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Thanksgiving lessons jettison Pilgrim hats, welcome truth

  • Susannah Remillard, middle, speaks to one of her sixth-grade students at Cape Cod Lighthouse Charter School, Thursday, Nov. 19, 2020, in East Harwich, Mass. In a growing number of U.S. schools, students are now learning a more complex Thanksgiving story that involves conflict, injustice and a new focus on the native people who lived in New England for hundreds of years before European settlers arrived. (AP Photo/Elise Amendola) Elise Amendola

  • Susannah Remillard writes on the board for her sixth-grade class at Cape Cod Lighthouse Charter School, Thursday, Nov. 19, 2020, in East Harwich, Mass. In a growing number of U.S. schools, students are now learning a more complex Thanksgiving story that involves conflict, injustice and a new focus on the native people who lived in New England for hundreds of years before European settlers arrived. (AP Photo/Elise Amendola) Elise Amendola

  • Susannah Remillard teaches her sixth-grade students at Cape Cod Lighthouse Charter School, Thursday, Nov. 19, 2020, in East Harwich, Mass. In a growing number of U.S. schools, students are now learning a more complex Thanksgiving story that involves conflict, injustice and a new focus on the native people who lived in New England for centuries before European settlers arrived. (AP Photo/Elise Amendola) Elise Amendola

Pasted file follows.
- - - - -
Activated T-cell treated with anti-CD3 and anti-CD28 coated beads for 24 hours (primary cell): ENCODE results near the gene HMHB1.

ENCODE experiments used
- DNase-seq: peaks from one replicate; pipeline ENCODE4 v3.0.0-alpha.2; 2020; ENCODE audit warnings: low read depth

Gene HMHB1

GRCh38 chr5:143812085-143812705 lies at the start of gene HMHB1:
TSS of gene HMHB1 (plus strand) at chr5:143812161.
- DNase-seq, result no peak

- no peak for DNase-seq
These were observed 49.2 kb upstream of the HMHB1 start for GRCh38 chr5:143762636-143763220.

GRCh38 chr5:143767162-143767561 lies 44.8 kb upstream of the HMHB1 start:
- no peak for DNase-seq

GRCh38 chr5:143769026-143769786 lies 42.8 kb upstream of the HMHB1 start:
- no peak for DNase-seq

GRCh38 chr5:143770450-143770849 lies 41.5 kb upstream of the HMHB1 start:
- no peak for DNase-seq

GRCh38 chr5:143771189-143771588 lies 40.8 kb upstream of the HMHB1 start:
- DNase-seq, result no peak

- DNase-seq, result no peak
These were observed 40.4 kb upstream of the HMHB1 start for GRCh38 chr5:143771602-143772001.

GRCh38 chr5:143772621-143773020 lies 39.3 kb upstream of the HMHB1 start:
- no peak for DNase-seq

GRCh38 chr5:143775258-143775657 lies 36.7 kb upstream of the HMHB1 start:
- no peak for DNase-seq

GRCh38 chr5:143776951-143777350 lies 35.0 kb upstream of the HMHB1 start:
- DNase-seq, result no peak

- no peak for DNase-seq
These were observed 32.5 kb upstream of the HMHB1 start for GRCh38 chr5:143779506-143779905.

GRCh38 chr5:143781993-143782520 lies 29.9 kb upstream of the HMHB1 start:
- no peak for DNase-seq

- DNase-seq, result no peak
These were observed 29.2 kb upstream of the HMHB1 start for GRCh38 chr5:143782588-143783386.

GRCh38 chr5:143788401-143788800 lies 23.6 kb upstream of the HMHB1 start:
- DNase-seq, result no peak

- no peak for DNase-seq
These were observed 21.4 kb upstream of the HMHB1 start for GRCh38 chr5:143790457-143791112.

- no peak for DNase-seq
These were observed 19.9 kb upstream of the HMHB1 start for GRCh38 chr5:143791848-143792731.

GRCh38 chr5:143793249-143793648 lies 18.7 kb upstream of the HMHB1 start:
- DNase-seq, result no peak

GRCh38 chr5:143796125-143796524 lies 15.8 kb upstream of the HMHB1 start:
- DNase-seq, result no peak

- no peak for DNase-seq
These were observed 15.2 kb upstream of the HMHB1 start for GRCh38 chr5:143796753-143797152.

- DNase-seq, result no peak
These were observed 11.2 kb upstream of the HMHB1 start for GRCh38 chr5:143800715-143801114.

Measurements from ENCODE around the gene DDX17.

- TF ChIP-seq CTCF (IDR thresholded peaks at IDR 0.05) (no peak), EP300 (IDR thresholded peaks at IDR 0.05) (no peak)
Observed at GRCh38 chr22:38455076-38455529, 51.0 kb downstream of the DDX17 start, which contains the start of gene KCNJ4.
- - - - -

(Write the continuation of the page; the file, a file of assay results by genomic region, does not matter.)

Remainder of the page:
• FILE - In this Sept. 25, 2020, file photo, Annawon Weeden sits for a portrait outside his home in Oakdale, Conn. As schools rethink Thanksgiving lessons, many are also looking to expand lessons on native cultures throughout the year. And while schools are increasingly turning to lessons created by native educators, some are also working to bring native voices directly into the classroom. A growing number of schools around Boston have started hosting annual visits from Weeden, a... David Goldman

  • A sixth-grade student in Susannah Remillard's classroom works on her laptop at Cape Cod Lighthouse Charter School, Thursday, Nov. 19, 2020, in East Harwich, Mass. In a growing number of U.S. schools, students are now learning a more complex Thanksgiving story that involves conflict, injustice and a new focus on the native people who lived in New England for hundreds of years before European settlers arrived. (AP Photo/Elise Amendola) Elise Amendola

  • Sixth-grade students listen to instruction by Susannah Remillard, below, during class at Cape Cod Lighthouse Charter School last week in East Harwich, Mass. AP photographs — Elise Amendola

  • Susannah Remillard, right, works with one of her sixth-grade students at Cape Cod Lighthouse Charter School, Thursday, Nov. 19, 2020, in East Harwich, Mass. In a growing number of U.S. schools, students are now learning a more complex Thanksgiving story that involves conflict, injustice and a new focus on the native people who lived in New England for hundreds of years before European settlers arrived. (AP Photo/Elise Amendola) Elise Amendola